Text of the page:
Deyalsingh: Quality of covid19 care in ICUs, HDUs not compromised by rise in cases

The content originally appeared on: Trinidad and Tobago Newsday

Minister of Health Terrence Deyalsingh. – Angelo Marcelle

Minister of Health Terrence Deyalsingh has said the quality of care in the country’s parallel healthcare system for covid19 patients has not been compromised by the increase in covid19 cases.

Deyalsingh was responding to an oral question inthe Senate on Tuesday posed by Senator Wade Mark.

Mark asked, “Given the statement by the president of the TT Registered Nurses Association, that patient care is being compromised owing to a critical shortage of specialised ICU nurses, can the minister state what is being done to address the issue?”

Deyalsingh said the ministry recruited seven ICU nurses from Cuba in 2020 and 18 more in 2021 in addition to training local nurses: 196 were trained in 2020 and another cohort of 100 is being trained.

He said the ratio of nurses to patients in the ICUs is estimated at 1:2 or 1:3 depending on the number of patients. In the HCUs he said the ratio is estimated at 1:4.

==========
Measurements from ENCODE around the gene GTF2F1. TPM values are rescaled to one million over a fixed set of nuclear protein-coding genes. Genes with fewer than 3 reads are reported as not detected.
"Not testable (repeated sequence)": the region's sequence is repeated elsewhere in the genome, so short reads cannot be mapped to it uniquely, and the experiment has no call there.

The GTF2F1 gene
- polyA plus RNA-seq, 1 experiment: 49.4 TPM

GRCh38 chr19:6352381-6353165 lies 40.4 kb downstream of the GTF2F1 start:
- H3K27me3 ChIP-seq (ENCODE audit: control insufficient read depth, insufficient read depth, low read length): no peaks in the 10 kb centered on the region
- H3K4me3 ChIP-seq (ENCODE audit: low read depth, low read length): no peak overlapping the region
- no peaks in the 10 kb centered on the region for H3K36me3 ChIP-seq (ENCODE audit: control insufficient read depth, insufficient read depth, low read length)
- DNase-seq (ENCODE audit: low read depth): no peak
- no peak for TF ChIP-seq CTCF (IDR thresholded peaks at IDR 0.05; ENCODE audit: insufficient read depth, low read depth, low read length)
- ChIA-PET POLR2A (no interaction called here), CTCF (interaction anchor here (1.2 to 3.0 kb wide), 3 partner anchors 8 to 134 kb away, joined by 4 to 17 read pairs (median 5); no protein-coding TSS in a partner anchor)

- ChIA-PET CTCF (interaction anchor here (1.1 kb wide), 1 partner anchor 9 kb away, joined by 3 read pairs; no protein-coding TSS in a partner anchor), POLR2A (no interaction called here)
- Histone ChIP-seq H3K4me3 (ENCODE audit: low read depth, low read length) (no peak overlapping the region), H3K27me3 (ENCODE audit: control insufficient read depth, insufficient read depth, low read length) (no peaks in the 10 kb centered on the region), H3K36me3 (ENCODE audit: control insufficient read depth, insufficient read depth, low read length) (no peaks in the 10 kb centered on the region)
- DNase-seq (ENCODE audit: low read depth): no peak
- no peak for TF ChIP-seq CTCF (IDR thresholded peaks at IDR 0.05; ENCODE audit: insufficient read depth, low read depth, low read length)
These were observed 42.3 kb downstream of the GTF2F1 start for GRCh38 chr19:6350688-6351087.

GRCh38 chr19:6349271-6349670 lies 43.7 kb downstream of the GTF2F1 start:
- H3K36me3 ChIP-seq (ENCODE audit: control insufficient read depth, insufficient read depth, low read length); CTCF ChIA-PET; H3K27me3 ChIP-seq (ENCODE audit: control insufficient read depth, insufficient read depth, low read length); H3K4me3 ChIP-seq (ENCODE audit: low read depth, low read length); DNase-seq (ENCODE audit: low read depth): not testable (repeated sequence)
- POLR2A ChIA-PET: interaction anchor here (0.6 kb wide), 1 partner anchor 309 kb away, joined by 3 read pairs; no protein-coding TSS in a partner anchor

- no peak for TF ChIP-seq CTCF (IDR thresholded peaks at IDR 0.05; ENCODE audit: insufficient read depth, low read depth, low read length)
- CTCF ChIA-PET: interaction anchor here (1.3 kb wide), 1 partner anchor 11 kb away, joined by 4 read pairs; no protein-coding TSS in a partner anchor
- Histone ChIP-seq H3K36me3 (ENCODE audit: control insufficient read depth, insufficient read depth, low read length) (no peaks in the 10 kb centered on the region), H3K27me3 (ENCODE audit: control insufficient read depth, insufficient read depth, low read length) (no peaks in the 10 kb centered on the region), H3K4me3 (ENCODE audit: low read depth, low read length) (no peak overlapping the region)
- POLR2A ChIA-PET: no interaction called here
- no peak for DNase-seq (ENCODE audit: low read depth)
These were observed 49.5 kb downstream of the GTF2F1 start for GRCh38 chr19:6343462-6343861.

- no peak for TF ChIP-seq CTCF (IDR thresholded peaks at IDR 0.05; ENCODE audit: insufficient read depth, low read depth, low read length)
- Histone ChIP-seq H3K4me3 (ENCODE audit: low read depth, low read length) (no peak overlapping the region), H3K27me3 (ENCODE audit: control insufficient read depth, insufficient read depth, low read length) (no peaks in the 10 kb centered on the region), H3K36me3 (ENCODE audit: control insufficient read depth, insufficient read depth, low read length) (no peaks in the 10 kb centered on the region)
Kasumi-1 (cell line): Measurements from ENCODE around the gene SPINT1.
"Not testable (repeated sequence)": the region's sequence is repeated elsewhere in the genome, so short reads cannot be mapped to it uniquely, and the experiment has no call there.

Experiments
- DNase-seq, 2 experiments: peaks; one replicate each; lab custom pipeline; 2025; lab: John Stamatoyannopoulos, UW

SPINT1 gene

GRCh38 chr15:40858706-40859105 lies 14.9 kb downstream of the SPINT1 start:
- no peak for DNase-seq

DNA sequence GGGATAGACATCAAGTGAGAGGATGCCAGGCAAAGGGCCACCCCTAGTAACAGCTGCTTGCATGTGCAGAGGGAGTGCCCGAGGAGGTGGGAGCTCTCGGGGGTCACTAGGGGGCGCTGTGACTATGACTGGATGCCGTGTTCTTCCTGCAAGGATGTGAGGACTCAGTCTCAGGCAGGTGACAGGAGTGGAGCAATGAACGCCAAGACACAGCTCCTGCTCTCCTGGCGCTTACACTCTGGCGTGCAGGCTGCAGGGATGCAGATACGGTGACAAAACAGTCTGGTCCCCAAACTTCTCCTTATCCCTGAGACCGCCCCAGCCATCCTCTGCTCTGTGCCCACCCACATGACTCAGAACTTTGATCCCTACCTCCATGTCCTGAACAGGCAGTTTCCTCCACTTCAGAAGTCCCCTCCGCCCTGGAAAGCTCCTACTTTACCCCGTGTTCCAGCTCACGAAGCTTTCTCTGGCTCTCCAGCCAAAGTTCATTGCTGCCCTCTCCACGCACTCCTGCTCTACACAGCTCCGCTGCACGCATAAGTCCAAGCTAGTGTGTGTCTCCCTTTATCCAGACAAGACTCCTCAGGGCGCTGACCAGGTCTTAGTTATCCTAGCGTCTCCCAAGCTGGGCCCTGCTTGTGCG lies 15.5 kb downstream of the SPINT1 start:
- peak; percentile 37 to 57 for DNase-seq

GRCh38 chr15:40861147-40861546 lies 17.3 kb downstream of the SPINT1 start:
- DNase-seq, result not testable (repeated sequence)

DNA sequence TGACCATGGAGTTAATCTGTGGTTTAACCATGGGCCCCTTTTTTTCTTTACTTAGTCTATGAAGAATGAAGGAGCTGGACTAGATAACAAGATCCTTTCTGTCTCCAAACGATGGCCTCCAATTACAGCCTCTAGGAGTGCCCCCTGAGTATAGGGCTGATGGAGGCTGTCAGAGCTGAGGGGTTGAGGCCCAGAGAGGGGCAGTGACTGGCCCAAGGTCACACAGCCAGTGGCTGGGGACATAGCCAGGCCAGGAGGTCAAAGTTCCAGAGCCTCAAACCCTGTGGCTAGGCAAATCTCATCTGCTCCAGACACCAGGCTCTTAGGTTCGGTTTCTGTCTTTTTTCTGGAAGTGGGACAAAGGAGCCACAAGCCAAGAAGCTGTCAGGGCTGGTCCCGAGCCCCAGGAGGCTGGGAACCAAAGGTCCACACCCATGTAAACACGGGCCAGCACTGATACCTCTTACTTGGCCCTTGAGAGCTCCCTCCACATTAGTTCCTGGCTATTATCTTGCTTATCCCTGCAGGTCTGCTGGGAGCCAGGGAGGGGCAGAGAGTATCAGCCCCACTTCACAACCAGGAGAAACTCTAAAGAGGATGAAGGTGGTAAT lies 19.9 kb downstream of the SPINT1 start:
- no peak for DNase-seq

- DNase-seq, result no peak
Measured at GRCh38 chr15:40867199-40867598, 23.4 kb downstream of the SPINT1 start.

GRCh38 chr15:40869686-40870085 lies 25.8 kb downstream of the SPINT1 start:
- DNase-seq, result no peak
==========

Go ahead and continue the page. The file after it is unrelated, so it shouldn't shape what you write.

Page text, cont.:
“We acted proactively in bringing in ICU nurses and training them,” said Deyalsingh, adding the general manager of the Couva Hospital had also assured him that the quality of care was not unduly compromised.

Responding to questions by Opposition Senator Jayanti Lutchmedial on the number of tests done specifically for covid19 variants, Deyalsingh said 1,482 people have been tested for the delta variant.

He said the criteria being used to test positive covid19 samples for the delta variant include everyone locally, who had entered the country or part of migrant populations with positive test results; all repatriated people arriving with a positive test; fully vaccinated individuals arriving with a positive test; any clusters from the community with a cycle threshold value of less than 20; and requests from health institutions in both the public and private sectors where patients fitted the criteria based on health protocols.

Deyalsingh also said the ministry gave UWI $500,000 to buy genomic sequencing equipment, increasing the testing capacity from five samples at a time to 20.

He said the Caribbean Public Health Agency (CARPHA), the collection agency for all samples from Caricom, also donated equipment to UWI to aid in expanding its testing capacity.

Deyalsingh said CARPHA does not do the testing, as that is the sole responsibility of UWI. He said the turnaround time for testing is 24 hours, but the time from initial testing to receipt of results can be longer.